NORTH SMITHFIELD – After multiple two and three-hour-long meetings at which residents and business owners questioned various elements of a water protection ordinance crafted by the town’s Water Supply Review Committee, the Town Council approved the recommended changes in a split 3-2 vote on Monday, Dec. 18.
Following the latest extensive debate this week, Solicitor David Igliozzi pointed out that for the most part, the new ordinance simply reestablishes previous boundaries to North Smithfield’s Water Supply Overlay District, an area deemed important to protection of the town’s water supply. The district is governed with additional regulations from the Rhode Island Department of Environmental Management, but the map was changed in 2020, exempting certain commercial and industrial lots.
Proponents at the time said the new map would help to make the town more business friendly by removing the added level of scrutiny from certain development projects.
The map change was passed by the Town Council at a time when meeting attendance was limited due to the Covid-19 pandemic and came into question last year, when Central Street business Material Sampling Technology presented an expansion proposal to erect a 23,000-square-foot building in a primarily residential neighborhood. The business, which has done precious metal reclamation on a neighboring lot since 2011, purchased the adjacent land just months after the 2020 change. Wetlands cover around two-thirds of the lot, surrounded by residential land serviced by individual wells, and the property was included in the water protected zone previous to the map changes.
The resulting opposition from neighbors put a spotlight on the changes, leading Councilor Douglas Osier to call for a review of the town’s water protection laws. As a result, the Water Supply Review Committee was formed in December of 2022, and has since consulted with state and federal regulators, as well as environmental experts to draft changes.
The committee also reached out to the local business community, and while all involved agree the meetings overall marked a positive and collaborative process, business owners have still questioned the need for what they see as an added level of bureaucracy.
“We’ve made millions of dollars of investment in this town, and we’ve bought a lot of property,” said Jason Jarvis, owner of Industrial Drive business New England Truck Solutions, admitting he had mixed feelings on the issue. “We plan on bringing a lot more employees into this town, and those are high-paying jobs. Let’s not scare away the next business owner.”
Perhaps not surprisingly, opponents of MST’s proposal, meanwhile, have been among those speaking on behalf of the water committee’s recommended changes, at public hearings held over the last several months. Resident Christian de Rezendes, who lives directly across from the proposal, has noted that if the previous 2020 change had never been made, the project would have been subject to additional RIDEM regulations.
“This potentially compromised our health and safety in the long run,” de Rezendes said in a letter to the council presented this week, saying the 2020 revisions put business interests ahead of residents. “As of a year ago, no one at DEM even knew about this.”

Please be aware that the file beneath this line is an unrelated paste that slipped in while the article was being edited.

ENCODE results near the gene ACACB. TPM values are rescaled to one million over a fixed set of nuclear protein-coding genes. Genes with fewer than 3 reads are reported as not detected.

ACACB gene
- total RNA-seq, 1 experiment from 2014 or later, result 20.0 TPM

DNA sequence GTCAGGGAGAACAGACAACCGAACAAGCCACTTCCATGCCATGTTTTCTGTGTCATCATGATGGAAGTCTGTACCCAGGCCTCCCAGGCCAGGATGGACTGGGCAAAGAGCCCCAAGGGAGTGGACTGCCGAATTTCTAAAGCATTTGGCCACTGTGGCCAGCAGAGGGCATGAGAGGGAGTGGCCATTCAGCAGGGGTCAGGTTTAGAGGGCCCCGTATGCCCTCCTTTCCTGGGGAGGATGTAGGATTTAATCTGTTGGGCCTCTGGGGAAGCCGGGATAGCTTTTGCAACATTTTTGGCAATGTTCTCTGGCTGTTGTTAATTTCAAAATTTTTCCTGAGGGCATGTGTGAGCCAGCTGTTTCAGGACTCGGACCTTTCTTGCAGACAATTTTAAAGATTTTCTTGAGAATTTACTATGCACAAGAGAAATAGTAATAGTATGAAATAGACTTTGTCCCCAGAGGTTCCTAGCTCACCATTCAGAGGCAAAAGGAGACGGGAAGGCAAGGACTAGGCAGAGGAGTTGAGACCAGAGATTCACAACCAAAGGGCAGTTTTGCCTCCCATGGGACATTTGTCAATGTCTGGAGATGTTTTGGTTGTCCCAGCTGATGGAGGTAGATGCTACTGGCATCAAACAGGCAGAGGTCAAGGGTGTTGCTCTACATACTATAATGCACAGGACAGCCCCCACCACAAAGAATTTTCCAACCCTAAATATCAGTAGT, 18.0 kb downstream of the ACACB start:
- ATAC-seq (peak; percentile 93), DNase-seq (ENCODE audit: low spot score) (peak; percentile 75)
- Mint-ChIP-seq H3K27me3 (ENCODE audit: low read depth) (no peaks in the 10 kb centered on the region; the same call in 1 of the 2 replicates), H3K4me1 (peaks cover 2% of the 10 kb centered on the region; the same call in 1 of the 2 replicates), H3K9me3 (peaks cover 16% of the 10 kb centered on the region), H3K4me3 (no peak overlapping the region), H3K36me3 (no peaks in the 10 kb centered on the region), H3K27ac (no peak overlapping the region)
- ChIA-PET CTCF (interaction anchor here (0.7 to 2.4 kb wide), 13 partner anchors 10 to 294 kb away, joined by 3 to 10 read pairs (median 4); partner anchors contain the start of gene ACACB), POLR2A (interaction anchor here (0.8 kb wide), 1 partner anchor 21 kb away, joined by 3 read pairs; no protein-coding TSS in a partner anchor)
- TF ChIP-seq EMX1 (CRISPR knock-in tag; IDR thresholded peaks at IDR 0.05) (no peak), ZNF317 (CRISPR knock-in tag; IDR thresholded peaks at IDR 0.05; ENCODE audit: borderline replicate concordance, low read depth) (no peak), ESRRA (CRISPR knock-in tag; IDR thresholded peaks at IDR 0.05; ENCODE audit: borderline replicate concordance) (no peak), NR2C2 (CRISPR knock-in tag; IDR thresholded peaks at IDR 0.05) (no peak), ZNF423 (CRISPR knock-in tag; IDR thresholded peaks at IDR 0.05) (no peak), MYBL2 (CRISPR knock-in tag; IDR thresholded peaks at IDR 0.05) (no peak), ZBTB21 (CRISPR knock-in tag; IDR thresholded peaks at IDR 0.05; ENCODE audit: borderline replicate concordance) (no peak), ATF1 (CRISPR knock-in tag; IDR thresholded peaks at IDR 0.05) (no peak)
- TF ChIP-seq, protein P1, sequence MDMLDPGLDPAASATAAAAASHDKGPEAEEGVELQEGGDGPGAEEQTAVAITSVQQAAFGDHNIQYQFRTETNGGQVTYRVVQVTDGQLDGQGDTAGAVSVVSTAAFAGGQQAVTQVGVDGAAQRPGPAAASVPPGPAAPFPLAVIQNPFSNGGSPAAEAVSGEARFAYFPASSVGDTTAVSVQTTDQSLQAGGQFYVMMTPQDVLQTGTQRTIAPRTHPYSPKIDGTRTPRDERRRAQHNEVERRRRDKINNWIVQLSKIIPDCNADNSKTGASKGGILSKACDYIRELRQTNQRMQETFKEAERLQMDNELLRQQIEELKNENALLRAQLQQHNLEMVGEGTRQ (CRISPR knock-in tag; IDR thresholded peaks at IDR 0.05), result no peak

de Rezendes commended the Water Board, describing their work as a, “gift to the town.”
“I could not be more grateful for their efforts and their existence,” stated the letter, read by Committee member Gail Berlinghof in his absence due to Monday’s storm. “I ask you to listen to this research and use it wisely.’
Former Town Administrator Gary Ezovski, however, has been an outspoken opponent of the Water Committee’s recommendations.
“This isn’t a science-based perspective,” Ezovski said Monday. “This is a heavy-handed regulatory perspective. We can be proud of it. We can think we’re doing really great things. We’re not. We’re creating barriers for industry.”
But on Monday, Igliozzi pointed out that most discussion of the ordinance has revolved around provisions that existed before the water committee was even formed.
“What’s happened over the last year and a half is a lot of debate,” Igliozzi said, following public testimony on Monday that lasted more than two hours. “99 percent of this document is existing language.”
Osier, chairman of the Water Advisory Committee, has described the new ordinance as a checklist of state requirements, and contended that nothing in it goes beyond what’s already required by RIDEM.
“All of these rules are from DEM,” Osier said this week. “We didn’t come up with them.”
Councilors Claire O’Hara and John Beauregard pointed out one notable exception to the RIDEM regulations however, the requirement that industries hoping to build within the protected district document the direction of groundwater flow.
“It’s going to cost an applicant a ton of money,” Beauregard said. “They’re going to have to start drilling multiple wells. The cost could get astronomical.”
On Monday, Beauregard said he would join in approving the new ordinance if the provision was removed.
Water Committee member Carol Drainville pointed out that the groundwater is a recharge area for the surface water.
“The question is: how safe do we want our water to be?” Drainville said.
In talks with NRI NOW after the meeting, Berlinghof admitted that the groundwater provision exceeds RIDEM requirements. But she notes the property owners building within the district, such as those behind the recent expansion of Route 146 Auto, have simply followed town law. Berlinghof further noted that the provision is not new, but rather existed even prior to the changes in 2020. She also pointed out that in some ways, the new ordinance is less restrictive than the previous, applying exclusively to businesses that deal with hazardous chemicals.
The ordinance was approved in a 3-2 vote with dissent from O’Hara and Beauregard.